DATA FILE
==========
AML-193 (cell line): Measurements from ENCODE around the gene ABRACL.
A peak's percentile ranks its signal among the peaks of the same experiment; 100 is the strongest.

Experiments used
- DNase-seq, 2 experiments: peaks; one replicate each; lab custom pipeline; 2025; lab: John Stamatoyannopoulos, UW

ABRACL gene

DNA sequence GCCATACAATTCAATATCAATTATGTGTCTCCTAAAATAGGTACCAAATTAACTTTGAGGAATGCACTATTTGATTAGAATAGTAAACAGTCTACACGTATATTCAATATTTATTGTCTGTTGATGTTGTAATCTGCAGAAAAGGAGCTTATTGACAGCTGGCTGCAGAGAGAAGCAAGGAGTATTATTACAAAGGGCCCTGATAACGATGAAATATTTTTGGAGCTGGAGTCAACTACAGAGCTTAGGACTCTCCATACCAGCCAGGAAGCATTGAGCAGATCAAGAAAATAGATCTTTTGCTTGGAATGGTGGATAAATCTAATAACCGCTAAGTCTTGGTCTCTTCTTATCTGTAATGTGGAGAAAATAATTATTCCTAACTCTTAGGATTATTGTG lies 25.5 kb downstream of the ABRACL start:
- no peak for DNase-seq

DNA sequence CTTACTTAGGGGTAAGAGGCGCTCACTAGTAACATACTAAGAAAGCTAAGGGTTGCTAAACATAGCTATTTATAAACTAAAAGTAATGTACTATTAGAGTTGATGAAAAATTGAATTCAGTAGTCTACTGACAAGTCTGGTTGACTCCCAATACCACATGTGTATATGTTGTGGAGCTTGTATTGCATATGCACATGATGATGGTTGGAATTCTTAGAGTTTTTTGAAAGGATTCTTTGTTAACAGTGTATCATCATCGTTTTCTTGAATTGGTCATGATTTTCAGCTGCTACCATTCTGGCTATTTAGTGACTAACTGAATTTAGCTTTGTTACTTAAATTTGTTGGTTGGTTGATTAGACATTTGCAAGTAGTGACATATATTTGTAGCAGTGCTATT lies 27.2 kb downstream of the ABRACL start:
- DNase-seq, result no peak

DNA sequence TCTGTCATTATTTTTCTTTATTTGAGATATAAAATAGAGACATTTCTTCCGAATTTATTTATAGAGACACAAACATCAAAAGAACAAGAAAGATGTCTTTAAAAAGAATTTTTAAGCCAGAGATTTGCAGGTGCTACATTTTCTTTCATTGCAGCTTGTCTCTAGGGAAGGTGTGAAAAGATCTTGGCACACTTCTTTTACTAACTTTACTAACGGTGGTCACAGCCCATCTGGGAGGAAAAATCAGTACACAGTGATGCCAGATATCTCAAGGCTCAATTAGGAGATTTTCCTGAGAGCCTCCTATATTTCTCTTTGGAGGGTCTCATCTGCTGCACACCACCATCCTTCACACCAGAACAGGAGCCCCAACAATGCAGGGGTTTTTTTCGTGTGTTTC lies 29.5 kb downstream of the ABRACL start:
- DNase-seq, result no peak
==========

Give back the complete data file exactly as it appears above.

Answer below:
AML-193 (cell line): Measurements from ENCODE around the gene ABRACL.
A peak's percentile ranks its signal among the peaks of the same experiment; 100 is the strongest.

Experiments used
- DNase-seq, 2 experiments: peaks; one replicate each; lab custom pipeline; 2025; lab: John Stamatoyannopoulos, UW

ABRACL gene

DNA sequence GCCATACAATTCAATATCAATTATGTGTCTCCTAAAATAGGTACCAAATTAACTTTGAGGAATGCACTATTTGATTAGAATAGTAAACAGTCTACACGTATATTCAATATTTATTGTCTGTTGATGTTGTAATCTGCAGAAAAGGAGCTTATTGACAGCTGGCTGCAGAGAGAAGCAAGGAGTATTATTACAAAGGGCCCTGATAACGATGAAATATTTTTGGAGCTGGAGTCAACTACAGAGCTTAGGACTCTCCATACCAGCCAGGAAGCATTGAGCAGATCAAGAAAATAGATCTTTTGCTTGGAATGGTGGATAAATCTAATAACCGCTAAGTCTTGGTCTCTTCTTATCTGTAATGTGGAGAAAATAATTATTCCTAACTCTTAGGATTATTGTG lies 25.5 kb downstream of the ABRACL start:
- no peak for DNase-seq

DNA sequence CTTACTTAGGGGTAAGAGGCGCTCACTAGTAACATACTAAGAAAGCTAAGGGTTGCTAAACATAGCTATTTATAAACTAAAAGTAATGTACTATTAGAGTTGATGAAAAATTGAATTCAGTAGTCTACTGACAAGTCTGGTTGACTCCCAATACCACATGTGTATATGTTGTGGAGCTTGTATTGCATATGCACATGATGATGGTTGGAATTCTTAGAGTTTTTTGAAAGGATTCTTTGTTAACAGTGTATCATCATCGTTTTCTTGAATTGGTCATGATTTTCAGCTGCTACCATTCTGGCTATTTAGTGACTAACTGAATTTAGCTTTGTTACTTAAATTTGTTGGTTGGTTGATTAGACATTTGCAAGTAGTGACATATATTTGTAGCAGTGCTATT lies 27.2 kb downstream of the ABRACL start:
- DNase-seq, result no peak

DNA sequence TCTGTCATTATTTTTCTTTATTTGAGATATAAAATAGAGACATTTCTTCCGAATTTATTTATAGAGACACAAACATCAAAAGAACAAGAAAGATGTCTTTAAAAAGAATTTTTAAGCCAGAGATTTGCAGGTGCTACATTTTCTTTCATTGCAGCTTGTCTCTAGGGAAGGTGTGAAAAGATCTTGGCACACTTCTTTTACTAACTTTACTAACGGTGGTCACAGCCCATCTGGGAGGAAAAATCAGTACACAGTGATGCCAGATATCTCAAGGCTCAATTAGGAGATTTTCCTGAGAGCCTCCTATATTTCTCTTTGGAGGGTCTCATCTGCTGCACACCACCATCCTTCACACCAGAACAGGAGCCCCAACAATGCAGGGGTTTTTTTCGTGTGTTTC lies 29.5 kb downstream of the ABRACL start:
- DNase-seq, result no peak